Regardless, I’m not sure how any of this has relevance to the fact that Amir Amidi went off on a rant about Blue Sky computer artists violating the sanctity of Charle’s Schulz’s lines and marks, while maintaining a complete silence on an artist whose style and draughtsmanship is as intimately tied in with “Asterix The Gaul” as Shculz was with “Peanuts”.

      Not that I’d agree with him in either case, since a translation into another media does not have any impact on the original work of art. A person doesn’t like Blue Sky’s interpretation of “Peanuts”? Well, Schulz’s works are still out there for anyone to consume. Even the last twenty years worth, when he was so obviously out of gas that it was painful to watch a great artist sinking into a morass of mediocrity.

      • Auzra

        Is it possible though that Amid may have opinions on the matter but does not wish to share them considering they were not well received last time with Peanuts? Or maybe he thinks the film looks fine, a target doesn’t need to be on his back 24/7.

        I feel like people ask for less opinion heavy comments in the articles and once we get it, people go, “Hey! Where’s the snarkiness?”

    • DangerMaus

      Also, I can’t believe I committed so many misspellings of his last name in that post. It’s rather embarrassing, but I am unable to edit the comment.

    • Or, Peanuts is American and Asterix is not. I suspect that kind of has something to do with why Peanuts is more popular and well-known in America, and consequently why Americans might complain more about a CGI movie based on it.

    • It’s also worth noting that Schulz’ style was always designed to work best within the 2D medium of pen and ink, depicting flat forms and being heavily married to line quality, rather than Urderzo’s which was always used to convey volume and weight and thus lends itself more readily to 3D. Also, everybody jumped down Amidi’s throat after he smeared the Peanuts teaser, so it’s no surprise he’s not displaying an opinion here.

    • Guest

      Asterix is about 350 millions books sold. I don’t know where you’re from but from France, I can tell you it seems a bit hard to do far better !

  • DangerMaus

    What I can’t figure out is why these computer animated films from different studios all end up looking the same in terms of finish. The characters in this clip look quite close to Uderzo’s and yet the total look and finish to the film looks the same as a CG picture from DWA or PIXAR. It’s hard to describe what I’m looking at in words.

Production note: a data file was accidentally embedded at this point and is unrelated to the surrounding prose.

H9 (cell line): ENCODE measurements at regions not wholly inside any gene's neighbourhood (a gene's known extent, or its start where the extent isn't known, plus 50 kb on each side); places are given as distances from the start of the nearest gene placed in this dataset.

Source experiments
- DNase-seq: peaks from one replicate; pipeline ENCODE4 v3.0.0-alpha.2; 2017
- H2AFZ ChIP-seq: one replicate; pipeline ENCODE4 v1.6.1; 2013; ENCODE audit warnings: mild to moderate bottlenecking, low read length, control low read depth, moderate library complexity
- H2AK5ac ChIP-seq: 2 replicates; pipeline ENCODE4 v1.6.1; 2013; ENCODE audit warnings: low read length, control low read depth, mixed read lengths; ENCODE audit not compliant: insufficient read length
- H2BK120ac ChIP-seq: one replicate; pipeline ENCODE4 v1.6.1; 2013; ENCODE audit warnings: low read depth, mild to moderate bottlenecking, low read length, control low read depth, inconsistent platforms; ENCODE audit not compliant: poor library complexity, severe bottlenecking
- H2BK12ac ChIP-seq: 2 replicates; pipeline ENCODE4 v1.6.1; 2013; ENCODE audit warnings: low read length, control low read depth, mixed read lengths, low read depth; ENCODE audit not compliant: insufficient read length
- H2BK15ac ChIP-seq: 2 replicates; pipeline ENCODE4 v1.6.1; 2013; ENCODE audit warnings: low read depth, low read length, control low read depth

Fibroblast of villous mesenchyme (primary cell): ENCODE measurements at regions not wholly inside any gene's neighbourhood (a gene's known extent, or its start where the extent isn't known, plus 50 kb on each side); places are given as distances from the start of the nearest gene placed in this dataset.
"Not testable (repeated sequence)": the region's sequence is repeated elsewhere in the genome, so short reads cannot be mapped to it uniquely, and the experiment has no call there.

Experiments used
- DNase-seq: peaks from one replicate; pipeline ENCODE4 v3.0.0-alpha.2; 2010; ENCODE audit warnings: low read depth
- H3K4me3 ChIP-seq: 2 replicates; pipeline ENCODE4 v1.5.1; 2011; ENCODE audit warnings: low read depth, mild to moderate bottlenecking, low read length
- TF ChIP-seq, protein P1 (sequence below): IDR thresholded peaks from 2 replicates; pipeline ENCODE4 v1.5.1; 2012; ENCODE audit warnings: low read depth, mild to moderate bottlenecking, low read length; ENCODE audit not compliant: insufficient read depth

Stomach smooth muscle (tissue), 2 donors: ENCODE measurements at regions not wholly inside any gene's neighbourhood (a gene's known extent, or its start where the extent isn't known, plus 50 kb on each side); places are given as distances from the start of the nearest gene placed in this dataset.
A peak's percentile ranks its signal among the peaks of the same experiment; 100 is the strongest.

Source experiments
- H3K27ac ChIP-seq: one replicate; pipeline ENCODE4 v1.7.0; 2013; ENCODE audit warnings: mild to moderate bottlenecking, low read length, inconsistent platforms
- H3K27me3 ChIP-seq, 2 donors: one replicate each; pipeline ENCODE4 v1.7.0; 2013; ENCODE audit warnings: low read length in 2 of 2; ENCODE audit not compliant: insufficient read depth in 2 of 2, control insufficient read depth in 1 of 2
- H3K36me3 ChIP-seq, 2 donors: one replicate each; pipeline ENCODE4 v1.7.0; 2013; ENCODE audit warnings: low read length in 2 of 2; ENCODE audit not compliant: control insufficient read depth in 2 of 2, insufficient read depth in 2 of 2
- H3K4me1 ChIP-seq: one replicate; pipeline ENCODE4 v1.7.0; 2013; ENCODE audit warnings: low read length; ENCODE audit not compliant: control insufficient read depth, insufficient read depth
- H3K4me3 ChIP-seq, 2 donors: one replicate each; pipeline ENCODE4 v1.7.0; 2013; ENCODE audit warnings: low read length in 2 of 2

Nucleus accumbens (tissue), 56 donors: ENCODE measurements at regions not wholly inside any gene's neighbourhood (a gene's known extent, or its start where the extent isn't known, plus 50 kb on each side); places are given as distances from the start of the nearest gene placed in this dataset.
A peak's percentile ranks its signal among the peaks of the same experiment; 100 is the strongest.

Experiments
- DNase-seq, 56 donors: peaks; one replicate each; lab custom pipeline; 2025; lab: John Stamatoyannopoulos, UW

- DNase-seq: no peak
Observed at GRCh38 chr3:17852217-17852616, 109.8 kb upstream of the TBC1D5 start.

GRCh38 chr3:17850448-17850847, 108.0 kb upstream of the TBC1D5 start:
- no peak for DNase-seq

For example, I watched “Megamind” today and the film in terms of skin texture and shading looks the same as this. The textures and look just take on a sameness from film to film, no matter who makes them.

    Yet, whoever did the lighting job in the museum sequence in “MegaMind” really outdid themselves, at least to me. The lighting job in that sequence really stood out to me. I’ve never really noticed the lighting in any of these types of films purely for the lighting alone, but I definitely noticed it in that sequence.

    • Fried

      I dunno, it’s very easy to generalize art styles from looking the same just because they have similarities.

      Dreamworks CGI humans look much more different than say, Disney’s CGI humans. They tend to have more skin textures, their eyes have more noticeable lashes and the eyes are highly detailed like a real pupil.

      I mean, you can say “All anime looks the same!” too just because most of the backgrounds look similar, sometimes they have the same eyes and proportions, but Elfen Lied looks nothing like Nichijou if you actually look carefully at the roundness of Nichijou and even the different shapes of the eyes, plus the softer coloring.

      You can even argue that with cartoons. “All cartoons are looking the same today! Noodle limbs, bright colors, Photoshopped backgrounds. Regular Show looks like it could cross over with Adventure Time and Steven Universe no problem!” but again, there are enough differences to give them an individual style.